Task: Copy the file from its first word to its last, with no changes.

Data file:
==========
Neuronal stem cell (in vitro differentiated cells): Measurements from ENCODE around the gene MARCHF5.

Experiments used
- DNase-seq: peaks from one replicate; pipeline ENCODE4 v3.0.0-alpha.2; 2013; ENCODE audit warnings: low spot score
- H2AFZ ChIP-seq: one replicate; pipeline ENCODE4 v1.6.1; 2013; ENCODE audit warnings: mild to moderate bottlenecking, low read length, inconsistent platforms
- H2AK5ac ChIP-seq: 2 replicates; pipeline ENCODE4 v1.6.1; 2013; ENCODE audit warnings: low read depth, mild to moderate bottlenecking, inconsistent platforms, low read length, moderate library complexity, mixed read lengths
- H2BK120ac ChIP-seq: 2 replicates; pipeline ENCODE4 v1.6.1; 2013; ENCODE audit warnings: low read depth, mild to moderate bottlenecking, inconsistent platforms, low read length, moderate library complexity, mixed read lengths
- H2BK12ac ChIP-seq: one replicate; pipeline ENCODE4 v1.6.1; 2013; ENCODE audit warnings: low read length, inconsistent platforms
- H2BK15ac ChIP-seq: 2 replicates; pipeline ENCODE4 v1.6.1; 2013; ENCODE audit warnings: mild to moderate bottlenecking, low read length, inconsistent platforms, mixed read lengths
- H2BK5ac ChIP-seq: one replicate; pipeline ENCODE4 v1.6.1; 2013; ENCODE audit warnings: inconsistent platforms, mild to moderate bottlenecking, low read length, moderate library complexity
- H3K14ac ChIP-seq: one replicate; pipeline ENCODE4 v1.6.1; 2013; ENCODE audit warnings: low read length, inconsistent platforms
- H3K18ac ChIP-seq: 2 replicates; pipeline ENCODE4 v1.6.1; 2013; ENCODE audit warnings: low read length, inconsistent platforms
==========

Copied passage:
Neuronal stem cell (in vitro differentiated cells): Measurements from ENCODE around the gene MARCHF5.

Experiments used
- DNase-seq: peaks from one replicate; pipeline ENCODE4 v3.0.0-alpha.2; 2013; ENCODE audit warnings: low spot score
- H2AFZ ChIP-seq: one replicate; pipeline ENCODE4 v1.6.1; 2013; ENCODE audit warnings: mild to moderate bottlenecking, low read length, inconsistent platforms
- H2AK5ac ChIP-seq: 2 replicates; pipeline ENCODE4 v1.6.1; 2013; ENCODE audit warnings: low read depth, mild to moderate bottlenecking, inconsistent platforms, low read length, moderate library complexity, mixed read lengths
- H2BK120ac ChIP-seq: 2 replicates; pipeline ENCODE4 v1.6.1; 2013; ENCODE audit warnings: low read depth, mild to moderate bottlenecking, inconsistent platforms, low read length, moderate library complexity, mixed read lengths
- H2BK12ac ChIP-seq: one replicate; pipeline ENCODE4 v1.6.1; 2013; ENCODE audit warnings: low read length, inconsistent platforms
- H2BK15ac ChIP-seq: 2 replicates; pipeline ENCODE4 v1.6.1; 2013; ENCODE audit warnings: mild to moderate bottlenecking, low read length, inconsistent platforms, mixed read lengths
- H2BK5ac ChIP-seq: one replicate; pipeline ENCODE4 v1.6.1; 2013; ENCODE audit warnings: inconsistent platforms, mild to moderate bottlenecking, low read length, moderate library complexity
- H3K14ac ChIP-seq: one replicate; pipeline ENCODE4 v1.6.1; 2013; ENCODE audit warnings: low read length, inconsistent platforms
- H3K18ac ChIP-seq: 2 replicates; pipeline ENCODE4 v1.6.1; 2013; ENCODE audit warnings: low read length, inconsistent platforms